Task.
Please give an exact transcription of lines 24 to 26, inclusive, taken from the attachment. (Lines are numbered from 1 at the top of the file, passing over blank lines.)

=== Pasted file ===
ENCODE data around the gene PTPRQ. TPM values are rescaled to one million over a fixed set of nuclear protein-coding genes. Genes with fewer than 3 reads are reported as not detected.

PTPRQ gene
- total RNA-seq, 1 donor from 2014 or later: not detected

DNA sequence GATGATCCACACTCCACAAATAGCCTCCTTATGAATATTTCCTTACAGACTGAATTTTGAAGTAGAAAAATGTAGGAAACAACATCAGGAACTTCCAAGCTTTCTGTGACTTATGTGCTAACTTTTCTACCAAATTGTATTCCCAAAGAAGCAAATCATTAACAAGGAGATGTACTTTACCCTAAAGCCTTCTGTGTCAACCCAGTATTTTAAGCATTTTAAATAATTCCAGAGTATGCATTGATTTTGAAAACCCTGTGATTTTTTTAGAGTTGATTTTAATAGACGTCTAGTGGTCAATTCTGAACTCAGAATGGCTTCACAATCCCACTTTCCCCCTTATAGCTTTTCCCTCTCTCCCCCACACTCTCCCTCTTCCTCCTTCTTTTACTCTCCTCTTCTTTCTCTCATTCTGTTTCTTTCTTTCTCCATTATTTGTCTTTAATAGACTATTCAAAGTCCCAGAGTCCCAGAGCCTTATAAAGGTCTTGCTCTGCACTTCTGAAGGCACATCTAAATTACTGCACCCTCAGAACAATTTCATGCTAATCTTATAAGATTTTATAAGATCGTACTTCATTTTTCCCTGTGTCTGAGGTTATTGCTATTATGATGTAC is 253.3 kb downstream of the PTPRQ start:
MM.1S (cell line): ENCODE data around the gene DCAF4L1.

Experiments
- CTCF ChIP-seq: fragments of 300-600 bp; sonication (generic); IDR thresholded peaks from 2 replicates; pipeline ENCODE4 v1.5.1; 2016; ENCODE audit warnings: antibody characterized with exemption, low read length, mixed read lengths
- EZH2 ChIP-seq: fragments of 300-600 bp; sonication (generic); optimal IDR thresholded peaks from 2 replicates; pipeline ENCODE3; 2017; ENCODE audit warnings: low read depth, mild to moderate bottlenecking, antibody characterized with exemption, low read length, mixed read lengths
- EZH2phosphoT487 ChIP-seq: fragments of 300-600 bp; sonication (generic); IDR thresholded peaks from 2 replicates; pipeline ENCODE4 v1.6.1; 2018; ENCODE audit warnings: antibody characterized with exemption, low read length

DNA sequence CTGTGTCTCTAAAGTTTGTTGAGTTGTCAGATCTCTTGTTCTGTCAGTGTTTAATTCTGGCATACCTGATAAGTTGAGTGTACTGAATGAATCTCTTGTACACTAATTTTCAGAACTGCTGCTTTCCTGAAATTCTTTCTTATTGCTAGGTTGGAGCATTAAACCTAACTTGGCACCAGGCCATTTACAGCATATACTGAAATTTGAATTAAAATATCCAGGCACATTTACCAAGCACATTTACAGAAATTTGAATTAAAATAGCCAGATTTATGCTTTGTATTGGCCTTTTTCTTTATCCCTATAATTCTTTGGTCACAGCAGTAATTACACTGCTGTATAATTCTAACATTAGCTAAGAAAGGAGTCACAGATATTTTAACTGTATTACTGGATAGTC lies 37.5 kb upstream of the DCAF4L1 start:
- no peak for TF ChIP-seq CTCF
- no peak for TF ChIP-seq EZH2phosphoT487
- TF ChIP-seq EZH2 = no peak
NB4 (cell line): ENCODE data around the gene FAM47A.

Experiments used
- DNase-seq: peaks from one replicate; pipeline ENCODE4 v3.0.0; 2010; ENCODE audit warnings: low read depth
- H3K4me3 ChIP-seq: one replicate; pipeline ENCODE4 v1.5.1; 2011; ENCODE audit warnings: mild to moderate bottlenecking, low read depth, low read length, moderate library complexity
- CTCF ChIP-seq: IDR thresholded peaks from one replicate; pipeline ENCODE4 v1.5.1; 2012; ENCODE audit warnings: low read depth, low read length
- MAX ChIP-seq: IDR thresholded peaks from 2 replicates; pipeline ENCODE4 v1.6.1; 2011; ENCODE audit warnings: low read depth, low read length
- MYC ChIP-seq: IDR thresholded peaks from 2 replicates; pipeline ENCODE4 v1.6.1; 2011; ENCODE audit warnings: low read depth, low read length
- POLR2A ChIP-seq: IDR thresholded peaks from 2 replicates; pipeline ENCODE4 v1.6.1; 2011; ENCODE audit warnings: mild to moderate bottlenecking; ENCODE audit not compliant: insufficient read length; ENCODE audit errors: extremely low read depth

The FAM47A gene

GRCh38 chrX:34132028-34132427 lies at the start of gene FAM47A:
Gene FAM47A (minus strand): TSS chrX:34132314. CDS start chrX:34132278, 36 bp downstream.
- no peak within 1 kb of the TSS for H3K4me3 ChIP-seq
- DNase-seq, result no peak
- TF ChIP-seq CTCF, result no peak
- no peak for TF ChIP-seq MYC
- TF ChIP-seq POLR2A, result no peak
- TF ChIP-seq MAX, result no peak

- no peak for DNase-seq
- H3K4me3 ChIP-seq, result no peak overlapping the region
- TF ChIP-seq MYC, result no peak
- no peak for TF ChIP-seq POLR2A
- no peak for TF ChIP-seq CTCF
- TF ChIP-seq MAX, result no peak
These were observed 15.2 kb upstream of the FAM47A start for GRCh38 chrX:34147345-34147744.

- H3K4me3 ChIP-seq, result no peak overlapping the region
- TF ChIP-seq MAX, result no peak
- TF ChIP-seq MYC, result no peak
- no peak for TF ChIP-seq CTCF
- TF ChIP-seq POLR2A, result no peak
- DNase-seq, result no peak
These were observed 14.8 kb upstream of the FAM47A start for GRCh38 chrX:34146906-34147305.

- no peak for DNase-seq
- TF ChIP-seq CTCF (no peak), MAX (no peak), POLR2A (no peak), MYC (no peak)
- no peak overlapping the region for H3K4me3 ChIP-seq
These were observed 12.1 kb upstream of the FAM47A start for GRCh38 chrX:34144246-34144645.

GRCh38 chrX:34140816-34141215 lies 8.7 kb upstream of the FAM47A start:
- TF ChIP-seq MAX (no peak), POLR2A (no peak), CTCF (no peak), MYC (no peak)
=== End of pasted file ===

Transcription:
Gene FAM47A (minus strand): TSS chrX:34132314. CDS start chrX:34132278, 36 bp downstream.
- no peak within 1 kb of the TSS for H3K4me3 ChIP-seq
- DNase-seq, result no peak